Dear Site Visitors,
The September, 2001 featured poet is Marylene ("Maieh") Bauza, from Manila in the Philippines. Maieh is a third year Mass Communications student at The City College of Manila, where she holds the position of Secretary of the Supreme Student Government. Writing poetry is her hobby as well as sketching portraits.
Maieh began submitting her poetry in early May, 2001 after finding my website while searching for a Pablo Neruda poem. She perused the website, read some of the poetry and decided to submit her own. She is a regular visitor to poetheart.com and has become a part of it with her submissions of passionate, insightful and often sad poetry (my favorite kind), her regular visitation and the response from other visitors this site receives about her poetry. Her poetry is soulful and reaches out to touch the heart - and many readers love her work. Since I have received so many responses to her work and because many people wanted to know more about her, she was the most logical of choices to be featured at this time.
Maieh has chosen her poem "Once and Again" as her featured poem. Her favorite poem by a renowned poet is a love sonnet by Pablo Neruda (Love Sonnet - Manana XVII).Ever since she saw the movie "Patch Adams" and heard the Pablo Neruda poem, she has really liked it and naturally selected it as her favorite poem by a renowned poet. Maieh says she loves Neruda's passionate expression of the meaning of "unconditional" love in this poem and claims it is her all-time favorite poem.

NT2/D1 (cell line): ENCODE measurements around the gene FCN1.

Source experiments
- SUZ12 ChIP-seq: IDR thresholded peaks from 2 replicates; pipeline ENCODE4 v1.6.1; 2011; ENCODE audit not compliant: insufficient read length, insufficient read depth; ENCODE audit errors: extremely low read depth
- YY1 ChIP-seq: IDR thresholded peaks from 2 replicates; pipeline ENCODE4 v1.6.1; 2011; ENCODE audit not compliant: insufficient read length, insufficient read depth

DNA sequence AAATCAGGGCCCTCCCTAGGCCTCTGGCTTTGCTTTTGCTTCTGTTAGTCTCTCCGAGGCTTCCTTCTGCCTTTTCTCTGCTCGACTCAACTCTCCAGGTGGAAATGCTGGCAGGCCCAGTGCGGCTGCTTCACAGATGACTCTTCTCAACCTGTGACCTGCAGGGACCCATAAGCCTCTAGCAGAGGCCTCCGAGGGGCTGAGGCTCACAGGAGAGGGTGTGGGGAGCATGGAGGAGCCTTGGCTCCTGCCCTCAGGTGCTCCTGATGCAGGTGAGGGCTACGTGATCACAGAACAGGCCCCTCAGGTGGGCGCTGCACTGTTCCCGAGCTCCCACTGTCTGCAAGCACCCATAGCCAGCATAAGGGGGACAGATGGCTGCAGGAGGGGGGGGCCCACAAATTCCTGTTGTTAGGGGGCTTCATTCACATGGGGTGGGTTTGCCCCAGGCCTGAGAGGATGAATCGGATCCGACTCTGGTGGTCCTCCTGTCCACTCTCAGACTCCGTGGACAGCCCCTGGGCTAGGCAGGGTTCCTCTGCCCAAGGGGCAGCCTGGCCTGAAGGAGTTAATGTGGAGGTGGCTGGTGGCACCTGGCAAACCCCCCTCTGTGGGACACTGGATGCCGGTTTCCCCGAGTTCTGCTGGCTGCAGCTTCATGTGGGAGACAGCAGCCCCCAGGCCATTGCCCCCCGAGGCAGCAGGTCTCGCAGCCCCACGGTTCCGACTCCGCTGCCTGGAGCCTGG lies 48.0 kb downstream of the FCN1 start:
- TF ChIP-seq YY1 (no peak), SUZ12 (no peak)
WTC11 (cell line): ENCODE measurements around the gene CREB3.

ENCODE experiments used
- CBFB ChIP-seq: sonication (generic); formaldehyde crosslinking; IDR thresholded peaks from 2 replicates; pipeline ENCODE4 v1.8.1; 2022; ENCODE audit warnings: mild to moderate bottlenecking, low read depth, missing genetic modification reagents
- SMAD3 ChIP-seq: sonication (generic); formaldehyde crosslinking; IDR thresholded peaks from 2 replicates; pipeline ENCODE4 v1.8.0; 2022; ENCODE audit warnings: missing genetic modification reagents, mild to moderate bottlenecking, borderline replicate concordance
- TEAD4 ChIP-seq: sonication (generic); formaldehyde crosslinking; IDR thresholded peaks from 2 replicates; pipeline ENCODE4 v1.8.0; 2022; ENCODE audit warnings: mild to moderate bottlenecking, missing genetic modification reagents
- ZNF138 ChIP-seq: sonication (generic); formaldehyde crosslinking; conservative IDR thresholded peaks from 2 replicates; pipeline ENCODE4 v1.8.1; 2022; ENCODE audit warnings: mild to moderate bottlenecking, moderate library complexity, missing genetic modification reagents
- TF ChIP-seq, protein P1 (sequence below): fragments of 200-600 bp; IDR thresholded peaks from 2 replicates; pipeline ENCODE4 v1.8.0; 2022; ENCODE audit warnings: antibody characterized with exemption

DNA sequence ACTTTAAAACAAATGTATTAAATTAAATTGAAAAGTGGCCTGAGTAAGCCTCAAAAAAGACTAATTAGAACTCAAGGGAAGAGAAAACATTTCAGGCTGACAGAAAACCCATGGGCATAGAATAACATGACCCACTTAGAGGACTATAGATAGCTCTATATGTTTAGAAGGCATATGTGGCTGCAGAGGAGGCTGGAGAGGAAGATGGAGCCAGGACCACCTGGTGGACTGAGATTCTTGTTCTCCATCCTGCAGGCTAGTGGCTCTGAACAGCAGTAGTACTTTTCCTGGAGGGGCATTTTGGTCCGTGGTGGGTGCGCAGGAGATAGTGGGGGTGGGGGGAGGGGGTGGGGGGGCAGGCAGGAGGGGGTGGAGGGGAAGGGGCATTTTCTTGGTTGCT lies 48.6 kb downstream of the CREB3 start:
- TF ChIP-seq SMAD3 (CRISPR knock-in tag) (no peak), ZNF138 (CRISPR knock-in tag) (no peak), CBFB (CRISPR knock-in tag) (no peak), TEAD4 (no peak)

In my interview with Maieh, she talks about herself and her poetry. We get a glimpse of this wonderful poet and what she is about. During the entire month of September, Maieh will answer your specific questions from you in the Q&A. Your questions and Maieh's answers to them will be posted after the interview. When sending questions, please write "Maieh" in the subject header and include your name and where you are from.
I am very pleased to present my site's featured poet for September, 2001 - Marylene Bauza ("Maieh"). The following interview with Maieh was conducted via e-mail between August 27, 2001 and September 4, 2001.
Thank you, Poetheart
September 2001, Marylene Bauza ("Maieh") Interview sections you may visit (click)
Other poetry by Maieh
Poetheart: Maieh, your real name is Marylene. So how did you get the name "Maieh"?
Maieh: Wow, I'm not really sure - and there's really nothing much to it...All I can remember is that when I was in first year college, I had this habit of adding 'e' to my friends' nicknames, like Jack, I'll call her 'Jacke' and stuffs like that. Back then, they were just calling me by my first syllable 'Ma' because Marylene is too long. Then this friend of mine added 'e' to my name until it became Maieh (ma-ye). I guess they just got used to it. No biggie, really.
Poetheart: Visitors to my website and those who are familiar with your poetry know you as "Maieh" so during this interview, I will call you Maieh. Okay?
Maieh: Yes. Sure. Everybody calls me that.
Poetheart: You are a student studying Mass Communications. What college or University do you attend?
Maieh: It's a newly founded college, The City College of Manila, all of the students there are on full scholarship provided they maintain a 2.5 GPA which I think is B- in the States.
Poetheart: Are you a good student?
Maieh: Am I a good student?...at least now I am. What I mean is that, I didn't used to be. I used to be a reckless one during my high school years. When I first entered college, I still didn't change, and, well, I got kicked out from one of the country's best universities. I stopped for a semester, and during these times, it kind of hit me that if I didn't do anything, I'll have no future to look forward to. So I enrolled again, and made the best of it.
Poetheart: What are your career plans, Maieh?
Maieh: If I'm able to manage the pressure, I'll pursue my career to law. Right now, I still have a year to go before I graduate from Mass Communication. Actually, I'm thinking whether to take up another course which is I.T. or just go straight to law school. I also plan to set up a bar, maybe somewhere in Malate, or Quezon Avenue.